The nice thing with service work or trades is that they have to be done locally; they can’t be shipped to China or Mexico. The chief obstacle to working class wages has not been the changing composition of the type of work that is done, but rather the mass influx of low-skill, low-wage workers. Yang has very little to say about this, other than supporting a type of immigration amnesty. He has not apparently considered the way this subsidy would turbo-charge the influx of foreigners into our country, akin to the current influx into Europe, with its overly generous welfare states.

No Free Lunch
Third, perhaps I am a little old fashioned, but I have not bought into the “something from nothing” school that is Modern Monetary Theory.

Surely, one of the bigger oncoming disasters our country is facing is the enormous burdens of entitlements. We currently have a $21 trillion national debt. This number is always going up. The burden is dispersed and not entirely visible, but we know our wages are always declining in spending power. Expanding the class of government beneficiaries to include everyone would have bad effects, both on inflation and on the political culture.

The economics are simple: inflation will rob workers of income when wages do not go up to meet inflation. Debt robs future generations to benefit the present and restricts the government’s ability to be flexible when crises emerge. Cheap money also fuels the business cycle, as we witnessed in the Austrian-economics-predicted meltdown that was the 2008 economic crisis.

The political effects of expanding the clients of the welfare state are even more pernicious. As it stands, roughly two thirds of the country works and pays into the system, but an increasingly demanding cohort wants to get paid. They have the vote, and if mob rule means anything, it means that the dispersed and fragile wealth of ordinary people is on the chopping block.

Yang supporters counter that UBI would be an alternative to the welfare state, but, like Trump’s wall or “you can keep your doctor,” is that realistic? Why do these guys think the subsidy will go to middle class people? Because of Yang’s undemonstrated good faith? Or is it the good faith of his fellow Democrats?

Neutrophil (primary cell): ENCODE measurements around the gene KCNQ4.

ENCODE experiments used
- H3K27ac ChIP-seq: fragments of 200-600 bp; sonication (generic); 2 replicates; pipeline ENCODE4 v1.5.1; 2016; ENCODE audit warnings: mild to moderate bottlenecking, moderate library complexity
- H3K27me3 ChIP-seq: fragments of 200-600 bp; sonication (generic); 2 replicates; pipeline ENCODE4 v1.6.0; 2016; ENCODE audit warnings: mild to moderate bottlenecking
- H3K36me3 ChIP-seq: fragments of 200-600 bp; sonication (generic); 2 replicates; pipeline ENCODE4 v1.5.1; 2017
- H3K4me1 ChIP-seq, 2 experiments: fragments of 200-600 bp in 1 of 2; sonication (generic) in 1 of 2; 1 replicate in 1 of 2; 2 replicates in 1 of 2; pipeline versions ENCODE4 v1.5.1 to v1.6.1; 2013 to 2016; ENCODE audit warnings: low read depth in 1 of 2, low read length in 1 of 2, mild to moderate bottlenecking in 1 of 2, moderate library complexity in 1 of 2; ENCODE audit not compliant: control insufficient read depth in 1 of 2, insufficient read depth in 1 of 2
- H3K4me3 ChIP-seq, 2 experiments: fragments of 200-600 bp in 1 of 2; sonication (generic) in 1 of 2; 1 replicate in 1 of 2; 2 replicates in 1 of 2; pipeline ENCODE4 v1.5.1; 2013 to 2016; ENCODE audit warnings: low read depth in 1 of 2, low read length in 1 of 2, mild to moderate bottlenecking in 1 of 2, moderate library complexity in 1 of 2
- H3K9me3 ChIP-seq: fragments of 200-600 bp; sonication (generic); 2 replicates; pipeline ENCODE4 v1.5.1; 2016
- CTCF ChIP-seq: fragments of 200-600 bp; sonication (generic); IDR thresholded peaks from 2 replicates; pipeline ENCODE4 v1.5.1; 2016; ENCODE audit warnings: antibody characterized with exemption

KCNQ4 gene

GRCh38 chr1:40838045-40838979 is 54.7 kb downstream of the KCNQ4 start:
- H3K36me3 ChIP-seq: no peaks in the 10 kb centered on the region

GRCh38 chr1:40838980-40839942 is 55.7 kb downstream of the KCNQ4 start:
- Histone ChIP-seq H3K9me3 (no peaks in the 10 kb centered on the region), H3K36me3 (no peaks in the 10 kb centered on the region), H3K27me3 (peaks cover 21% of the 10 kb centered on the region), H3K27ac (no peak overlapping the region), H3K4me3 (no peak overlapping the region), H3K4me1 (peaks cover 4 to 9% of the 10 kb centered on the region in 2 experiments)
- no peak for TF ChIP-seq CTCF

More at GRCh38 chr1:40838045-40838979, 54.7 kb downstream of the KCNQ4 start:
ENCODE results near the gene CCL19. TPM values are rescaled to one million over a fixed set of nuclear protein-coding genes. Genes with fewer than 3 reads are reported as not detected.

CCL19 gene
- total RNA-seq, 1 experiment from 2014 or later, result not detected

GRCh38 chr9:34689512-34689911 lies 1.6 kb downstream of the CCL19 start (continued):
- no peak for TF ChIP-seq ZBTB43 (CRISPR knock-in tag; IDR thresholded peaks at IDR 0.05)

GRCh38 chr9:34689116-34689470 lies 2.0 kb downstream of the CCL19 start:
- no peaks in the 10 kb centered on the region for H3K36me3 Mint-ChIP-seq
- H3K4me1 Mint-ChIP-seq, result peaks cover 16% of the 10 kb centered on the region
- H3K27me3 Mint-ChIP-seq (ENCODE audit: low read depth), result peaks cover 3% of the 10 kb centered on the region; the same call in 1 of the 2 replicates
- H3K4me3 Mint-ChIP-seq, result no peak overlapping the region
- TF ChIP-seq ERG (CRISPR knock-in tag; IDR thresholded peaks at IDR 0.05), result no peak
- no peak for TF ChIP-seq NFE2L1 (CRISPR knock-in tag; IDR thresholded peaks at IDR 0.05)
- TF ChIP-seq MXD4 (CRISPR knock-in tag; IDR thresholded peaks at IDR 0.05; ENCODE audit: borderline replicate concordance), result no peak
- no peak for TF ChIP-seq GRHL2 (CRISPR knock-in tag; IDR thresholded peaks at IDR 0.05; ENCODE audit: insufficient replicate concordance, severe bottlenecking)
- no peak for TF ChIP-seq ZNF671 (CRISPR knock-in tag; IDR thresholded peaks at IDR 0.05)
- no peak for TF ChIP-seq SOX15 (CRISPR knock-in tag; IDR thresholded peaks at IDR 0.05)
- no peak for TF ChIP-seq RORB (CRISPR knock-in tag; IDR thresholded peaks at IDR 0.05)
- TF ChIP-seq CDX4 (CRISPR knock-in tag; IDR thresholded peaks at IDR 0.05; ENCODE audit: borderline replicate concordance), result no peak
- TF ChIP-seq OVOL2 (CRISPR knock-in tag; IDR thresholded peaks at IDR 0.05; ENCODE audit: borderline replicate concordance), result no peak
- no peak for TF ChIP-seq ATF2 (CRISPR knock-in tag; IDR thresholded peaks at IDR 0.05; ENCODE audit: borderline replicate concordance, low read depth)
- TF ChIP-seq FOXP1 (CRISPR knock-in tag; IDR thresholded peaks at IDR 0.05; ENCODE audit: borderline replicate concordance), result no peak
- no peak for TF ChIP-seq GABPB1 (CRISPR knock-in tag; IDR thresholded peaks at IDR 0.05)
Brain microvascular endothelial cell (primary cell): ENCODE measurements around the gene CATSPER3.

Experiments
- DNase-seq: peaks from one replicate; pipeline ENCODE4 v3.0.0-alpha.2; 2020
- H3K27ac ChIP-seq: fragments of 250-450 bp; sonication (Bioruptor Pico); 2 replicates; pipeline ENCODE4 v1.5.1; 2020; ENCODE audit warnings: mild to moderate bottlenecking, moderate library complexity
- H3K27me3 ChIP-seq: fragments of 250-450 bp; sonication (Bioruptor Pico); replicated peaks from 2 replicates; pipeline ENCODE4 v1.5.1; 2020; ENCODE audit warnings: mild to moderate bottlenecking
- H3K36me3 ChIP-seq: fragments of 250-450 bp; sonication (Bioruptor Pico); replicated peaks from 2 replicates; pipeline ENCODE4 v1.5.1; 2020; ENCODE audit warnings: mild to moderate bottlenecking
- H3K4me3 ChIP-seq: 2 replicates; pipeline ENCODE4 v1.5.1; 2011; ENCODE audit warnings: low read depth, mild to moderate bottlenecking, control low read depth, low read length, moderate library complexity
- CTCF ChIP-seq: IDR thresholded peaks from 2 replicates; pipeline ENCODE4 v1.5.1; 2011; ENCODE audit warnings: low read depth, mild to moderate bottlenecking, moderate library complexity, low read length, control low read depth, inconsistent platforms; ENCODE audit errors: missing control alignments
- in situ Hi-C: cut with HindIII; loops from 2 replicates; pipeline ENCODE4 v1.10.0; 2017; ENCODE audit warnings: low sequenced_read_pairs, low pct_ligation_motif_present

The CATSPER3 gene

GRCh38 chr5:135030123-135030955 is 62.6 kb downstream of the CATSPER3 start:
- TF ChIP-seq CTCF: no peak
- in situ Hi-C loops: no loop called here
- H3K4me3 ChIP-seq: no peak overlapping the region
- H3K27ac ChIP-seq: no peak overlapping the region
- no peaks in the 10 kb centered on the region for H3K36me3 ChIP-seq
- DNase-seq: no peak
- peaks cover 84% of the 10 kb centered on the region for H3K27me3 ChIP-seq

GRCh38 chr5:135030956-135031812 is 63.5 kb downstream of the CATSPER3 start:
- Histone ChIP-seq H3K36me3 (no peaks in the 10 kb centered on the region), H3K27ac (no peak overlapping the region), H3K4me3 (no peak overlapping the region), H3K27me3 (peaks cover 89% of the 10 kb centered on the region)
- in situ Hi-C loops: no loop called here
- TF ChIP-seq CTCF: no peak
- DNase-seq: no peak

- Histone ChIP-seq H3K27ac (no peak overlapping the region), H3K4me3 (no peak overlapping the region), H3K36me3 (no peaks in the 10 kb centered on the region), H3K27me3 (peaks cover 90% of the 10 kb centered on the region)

Obamacare—a similarly nice-sounding government program to many—turned out to be a massive wealth transfer, and the struggling middle class and small businesses were left holding the bag.

Manage Your Own Expectations
Whether Trump or Yang (or Obama for that matter), one gets the sense that these frenzied political enthusiasms already contain the seeds of disappointment and further alienation. I once wrote, “politics occupies a different place in [the Left’s] mental and spiritual landscape. . . . it has the same place that religion does for most people.” I would now amend this; this is also true for many on the Right, especially the dissident Right.

Spiritually empty agnostics whose spiritual impulse is directed towards worldly saviors are likely to impute qualities and expect results from politics that are completely unrealistic. The votaries of these movements are seeking deliverance, whether from a boring life, a lack of success, or an unrealistic appraisal of what politics is capable of achieving.

Yang, if he were somehow elected, would have to tangle with the same vested interests, bipartisan resistance, and obstruction that Trump has had to face. His proposals, in spite of their elegant simplicity, would surely be butchered by a combination of interest-group lobbying and superadded demands by our modern identity politics.

A large group of economically hurting social conservatives propelled Trump into office. They were augmented by an army of young, smart, and alienated meme-warriors from the dissident Right. Looking for answers—indeed, looking for a savior—they coalesced around Trump, but now that latter group is disappointed.

Some are now jumping ship to join the Yang Gang with the same unbridled enthusiasm and defensiveness they once reserved for Trump. They’re disappointed, but have the same sincere conviction they had the last time around.

Trump, it turns out, was the yin to their Yang.

Content created by the Center for American Greatness, Inc. is available without charge to any eligible news publisher that can provide a significant audience. For licensing opportunities for our original content, please contact licensing@centerforamericangreatness.com.

Photo Credit: Joshua Lott/AFP/Getty Images

About Christopher Roach

Christopher Roach is an attorney in private practice based in Florida. He is a double graduate of the University of Chicago and has previously been published by The Federalist, Takimag, The Journal of Property Rights in Transition, the Washington Legal Foundation, the Marine Corps Gazette, and the Orlando Sentinel. The views presented are solely his own.

Want news updates?

Sign up for our newsletter to stay up to date.